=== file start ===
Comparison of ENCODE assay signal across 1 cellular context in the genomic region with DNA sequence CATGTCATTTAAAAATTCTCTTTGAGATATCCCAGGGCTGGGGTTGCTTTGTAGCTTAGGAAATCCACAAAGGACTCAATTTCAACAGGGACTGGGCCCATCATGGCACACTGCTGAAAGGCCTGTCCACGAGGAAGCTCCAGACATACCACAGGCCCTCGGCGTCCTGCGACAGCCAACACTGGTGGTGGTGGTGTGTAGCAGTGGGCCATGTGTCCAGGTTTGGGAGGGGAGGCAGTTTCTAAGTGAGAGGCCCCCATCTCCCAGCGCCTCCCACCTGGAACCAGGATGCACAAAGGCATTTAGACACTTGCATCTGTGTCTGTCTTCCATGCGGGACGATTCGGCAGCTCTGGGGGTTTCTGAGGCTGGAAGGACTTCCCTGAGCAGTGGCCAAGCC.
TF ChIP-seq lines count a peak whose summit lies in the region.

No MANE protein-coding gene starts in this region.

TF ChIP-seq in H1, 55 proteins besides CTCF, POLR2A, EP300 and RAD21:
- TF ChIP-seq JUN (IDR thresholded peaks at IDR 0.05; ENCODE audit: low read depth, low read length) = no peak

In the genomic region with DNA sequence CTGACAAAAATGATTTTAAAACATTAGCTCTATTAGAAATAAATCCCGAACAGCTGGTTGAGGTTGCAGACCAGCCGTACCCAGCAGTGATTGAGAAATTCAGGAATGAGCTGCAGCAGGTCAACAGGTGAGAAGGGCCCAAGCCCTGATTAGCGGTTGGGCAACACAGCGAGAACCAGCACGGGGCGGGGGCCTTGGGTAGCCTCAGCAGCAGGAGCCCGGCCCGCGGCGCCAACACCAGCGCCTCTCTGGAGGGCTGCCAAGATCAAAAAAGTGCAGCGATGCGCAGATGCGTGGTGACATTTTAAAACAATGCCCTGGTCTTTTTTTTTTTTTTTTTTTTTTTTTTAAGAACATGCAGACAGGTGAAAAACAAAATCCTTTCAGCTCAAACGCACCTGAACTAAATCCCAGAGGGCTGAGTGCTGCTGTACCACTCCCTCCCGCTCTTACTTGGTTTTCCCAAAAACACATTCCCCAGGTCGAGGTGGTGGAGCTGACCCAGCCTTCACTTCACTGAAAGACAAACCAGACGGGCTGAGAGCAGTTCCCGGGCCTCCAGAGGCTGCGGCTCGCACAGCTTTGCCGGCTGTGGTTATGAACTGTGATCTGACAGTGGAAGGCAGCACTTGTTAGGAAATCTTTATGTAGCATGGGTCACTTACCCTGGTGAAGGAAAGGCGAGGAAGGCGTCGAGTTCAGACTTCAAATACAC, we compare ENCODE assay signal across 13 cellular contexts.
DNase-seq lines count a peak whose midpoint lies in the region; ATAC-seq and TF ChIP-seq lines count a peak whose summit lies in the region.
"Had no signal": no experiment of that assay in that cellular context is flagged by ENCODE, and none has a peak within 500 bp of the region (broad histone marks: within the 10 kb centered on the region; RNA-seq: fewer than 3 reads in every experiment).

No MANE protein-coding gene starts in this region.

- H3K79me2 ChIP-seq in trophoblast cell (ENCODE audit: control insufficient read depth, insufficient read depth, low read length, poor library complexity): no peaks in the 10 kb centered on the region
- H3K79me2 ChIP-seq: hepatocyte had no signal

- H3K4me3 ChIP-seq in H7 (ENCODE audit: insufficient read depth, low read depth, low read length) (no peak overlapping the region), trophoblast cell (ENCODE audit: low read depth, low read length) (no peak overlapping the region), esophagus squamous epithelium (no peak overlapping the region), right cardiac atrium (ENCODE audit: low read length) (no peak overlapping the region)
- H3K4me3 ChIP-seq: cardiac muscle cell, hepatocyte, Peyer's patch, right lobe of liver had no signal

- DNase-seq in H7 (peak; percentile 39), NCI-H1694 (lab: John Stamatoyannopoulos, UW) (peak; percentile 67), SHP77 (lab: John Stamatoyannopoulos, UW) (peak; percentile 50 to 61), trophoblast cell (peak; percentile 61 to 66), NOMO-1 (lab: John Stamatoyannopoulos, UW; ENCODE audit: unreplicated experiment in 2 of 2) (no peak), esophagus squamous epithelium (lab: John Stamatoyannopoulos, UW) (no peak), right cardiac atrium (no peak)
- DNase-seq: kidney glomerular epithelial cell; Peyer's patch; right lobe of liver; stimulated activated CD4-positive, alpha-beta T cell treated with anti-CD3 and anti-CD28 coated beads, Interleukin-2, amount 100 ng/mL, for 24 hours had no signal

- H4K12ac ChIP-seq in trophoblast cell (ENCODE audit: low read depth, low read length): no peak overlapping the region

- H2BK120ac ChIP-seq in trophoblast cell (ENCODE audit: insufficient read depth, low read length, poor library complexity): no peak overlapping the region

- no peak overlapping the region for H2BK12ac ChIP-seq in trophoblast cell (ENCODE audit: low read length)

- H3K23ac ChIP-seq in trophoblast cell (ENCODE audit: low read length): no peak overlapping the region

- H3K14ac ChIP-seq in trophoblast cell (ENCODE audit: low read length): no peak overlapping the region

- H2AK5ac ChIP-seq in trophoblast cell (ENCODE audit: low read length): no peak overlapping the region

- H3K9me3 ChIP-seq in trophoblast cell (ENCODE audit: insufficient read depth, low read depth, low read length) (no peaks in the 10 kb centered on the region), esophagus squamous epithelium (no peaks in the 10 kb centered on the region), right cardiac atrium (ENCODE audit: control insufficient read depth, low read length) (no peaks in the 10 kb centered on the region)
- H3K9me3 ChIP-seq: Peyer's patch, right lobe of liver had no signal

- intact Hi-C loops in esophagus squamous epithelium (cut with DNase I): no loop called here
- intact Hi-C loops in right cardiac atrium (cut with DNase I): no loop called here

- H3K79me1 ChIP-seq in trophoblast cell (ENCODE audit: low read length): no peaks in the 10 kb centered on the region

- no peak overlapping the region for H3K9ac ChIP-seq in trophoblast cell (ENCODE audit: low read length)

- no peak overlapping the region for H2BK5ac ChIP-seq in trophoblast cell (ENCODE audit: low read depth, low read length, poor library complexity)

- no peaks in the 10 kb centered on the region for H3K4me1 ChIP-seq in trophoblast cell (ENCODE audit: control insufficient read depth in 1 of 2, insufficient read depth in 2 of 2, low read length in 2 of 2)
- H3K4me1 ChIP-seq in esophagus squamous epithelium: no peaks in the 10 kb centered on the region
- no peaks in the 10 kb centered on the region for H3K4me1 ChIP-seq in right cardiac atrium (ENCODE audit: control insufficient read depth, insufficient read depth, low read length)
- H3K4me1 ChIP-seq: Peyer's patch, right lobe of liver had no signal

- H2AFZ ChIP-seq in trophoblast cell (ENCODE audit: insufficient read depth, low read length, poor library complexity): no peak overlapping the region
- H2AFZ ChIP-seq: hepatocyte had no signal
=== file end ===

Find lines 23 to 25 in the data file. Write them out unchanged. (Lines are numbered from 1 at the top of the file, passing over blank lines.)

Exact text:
- H3K9me3 ChIP-seq: Peyer's patch, right lobe of liver had no signal

- intact Hi-C loops in esophagus squamous epithelium (cut with DNase I): no loop called here
- intact Hi-C loops in right cardiac atrium (cut with DNase I): no loop called here